Since the launch of Hamas’ Operation Floods of Aqsa and Israel’s bombardment of besieged Gaza, Palestinians and pro-Palestine activists in Europe have been facing unprecedented censorship, policing, harassment, arrests, gag orders, and threats. In compiling several reports from leftist activists in various locations in Europe, we aim to alert our activist communities across our region to the oppression that Palestinians and pro-Palestinian activism are facing. We also aim to show that this pattern of oppression relies on heavily exaggerating already-existing racist practices such as racial profiling, anti-migration policies, and on activating racist institutional practices such as police intimidation, arrest, and harassment. While these practices are not new, the scale at which they are multiplying is alarming.
— The LeftEast Editorial Board
What is happening in your country regarding suppression of pro Palestinian expression or protest?
“How much longer do you think you can continue to speak this way in Germany” asks a person who wanted to remain unnamed at a public event by the Leftist Rosa Luxemburg Foundation on the 20th of October. The head of the foundation’s Ramallah office had described the decades-long violence of Israel against Palestinians in Gaza, the West Bank and 1948. She described the politics of Israel as the consequence of it being a settler colonial state that aims at taking land. The unnamed person quoted above meant exactly this: describing things concerning Palestine from a viewpoint that insists on examining all the facts might be less possible in Germany in the future. This is just a little glimpse of what is happening on the discursive level, that is, when it comes to speaking about Palestine.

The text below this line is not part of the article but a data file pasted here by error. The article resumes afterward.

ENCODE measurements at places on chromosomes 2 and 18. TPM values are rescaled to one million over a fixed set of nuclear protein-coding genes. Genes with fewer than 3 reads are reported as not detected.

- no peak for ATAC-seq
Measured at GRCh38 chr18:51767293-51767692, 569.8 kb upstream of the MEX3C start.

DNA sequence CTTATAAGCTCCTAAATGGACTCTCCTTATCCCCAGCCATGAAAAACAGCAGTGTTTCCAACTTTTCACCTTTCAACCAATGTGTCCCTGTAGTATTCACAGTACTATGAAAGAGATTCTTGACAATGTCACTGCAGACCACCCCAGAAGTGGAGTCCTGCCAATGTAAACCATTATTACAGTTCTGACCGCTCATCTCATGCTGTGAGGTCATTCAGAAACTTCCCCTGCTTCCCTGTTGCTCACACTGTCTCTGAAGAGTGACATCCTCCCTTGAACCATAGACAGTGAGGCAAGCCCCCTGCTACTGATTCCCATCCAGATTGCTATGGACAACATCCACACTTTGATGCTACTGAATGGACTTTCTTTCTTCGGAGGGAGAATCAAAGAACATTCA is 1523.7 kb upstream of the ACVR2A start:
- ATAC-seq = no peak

Standing up for Palestine had already been almost impossible in Berlin even before the most recent events. In Germany, nearly all Palestine solidarity demonstrations and vigils have been banned so far. The police regularly issue statements banning these demonstrations until a specific date. Nevertheless, people continue to register demonstrations with the police. Frequently, the police department cancels these demonstrations only a few hours before they are meant to take place. This manifests a tactic of exhaustion: people plan and hope for the protest and then, once again they are put on hold. Some protests have been able to take place as part of larger demonstrations under other headlines, for example “The Global action day against neocolonialism.”
Then, there are the many incidents, reported by people in Neukölln, (a neighborhood largely inhabited by communities from WANA) in which the police demanded the Palestinian flag be taken down from balconies, and other places. Hence, there are also attempts to control any use of private space that affects the ‘public look’ of the city.
The largest and rather unprecedented crackdown is currently taking place in schools. Even before the most recent crackdown, teachers who are not so knowledgeable about the question of Israel and Palestine have been rather unsure about how to deal with the topic. But what we see right now is far more systematic. The schools have become a tool for suppressing and controlling pupils who are of Palestinian heritage, other Arabic-speaking students, and students with a Muslim background.